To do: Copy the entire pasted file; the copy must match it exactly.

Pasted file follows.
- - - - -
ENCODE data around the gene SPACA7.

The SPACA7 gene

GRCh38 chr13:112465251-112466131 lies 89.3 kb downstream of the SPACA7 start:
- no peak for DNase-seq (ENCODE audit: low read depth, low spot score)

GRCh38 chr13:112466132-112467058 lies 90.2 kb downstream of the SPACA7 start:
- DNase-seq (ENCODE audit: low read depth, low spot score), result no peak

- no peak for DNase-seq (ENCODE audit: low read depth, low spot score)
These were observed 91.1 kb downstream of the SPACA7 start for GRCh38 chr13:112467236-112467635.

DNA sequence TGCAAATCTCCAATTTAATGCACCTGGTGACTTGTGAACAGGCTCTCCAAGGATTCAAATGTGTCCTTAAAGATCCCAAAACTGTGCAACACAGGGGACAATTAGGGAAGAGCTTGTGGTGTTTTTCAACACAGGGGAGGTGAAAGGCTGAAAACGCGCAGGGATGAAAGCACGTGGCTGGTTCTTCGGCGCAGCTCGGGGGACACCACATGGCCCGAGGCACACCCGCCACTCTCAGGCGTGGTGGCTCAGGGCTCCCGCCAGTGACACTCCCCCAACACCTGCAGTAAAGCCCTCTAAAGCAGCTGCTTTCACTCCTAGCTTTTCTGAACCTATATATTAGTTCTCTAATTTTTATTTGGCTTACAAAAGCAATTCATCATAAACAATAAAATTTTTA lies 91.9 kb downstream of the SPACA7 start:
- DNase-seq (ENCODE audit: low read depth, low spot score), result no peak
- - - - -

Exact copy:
ENCODE data around the gene SPACA7.

The SPACA7 gene

GRCh38 chr13:112465251-112466131 lies 89.3 kb downstream of the SPACA7 start:
- no peak for DNase-seq (ENCODE audit: low read depth, low spot score)

GRCh38 chr13:112466132-112467058 lies 90.2 kb downstream of the SPACA7 start:
- DNase-seq (ENCODE audit: low read depth, low spot score), result no peak

- no peak for DNase-seq (ENCODE audit: low read depth, low spot score)
These were observed 91.1 kb downstream of the SPACA7 start for GRCh38 chr13:112467236-112467635.

DNA sequence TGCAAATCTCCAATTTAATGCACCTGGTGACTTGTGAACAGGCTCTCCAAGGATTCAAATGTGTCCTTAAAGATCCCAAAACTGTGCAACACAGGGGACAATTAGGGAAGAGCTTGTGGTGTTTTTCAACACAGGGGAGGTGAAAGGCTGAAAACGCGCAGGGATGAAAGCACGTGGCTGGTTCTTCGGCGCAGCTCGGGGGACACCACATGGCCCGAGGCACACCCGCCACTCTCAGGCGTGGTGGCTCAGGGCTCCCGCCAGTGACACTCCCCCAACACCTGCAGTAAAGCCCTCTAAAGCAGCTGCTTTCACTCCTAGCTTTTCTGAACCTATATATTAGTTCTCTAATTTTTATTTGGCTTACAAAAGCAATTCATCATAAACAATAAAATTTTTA lies 91.9 kb downstream of the SPACA7 start:
- DNase-seq (ENCODE audit: low read depth, low spot score), result no peak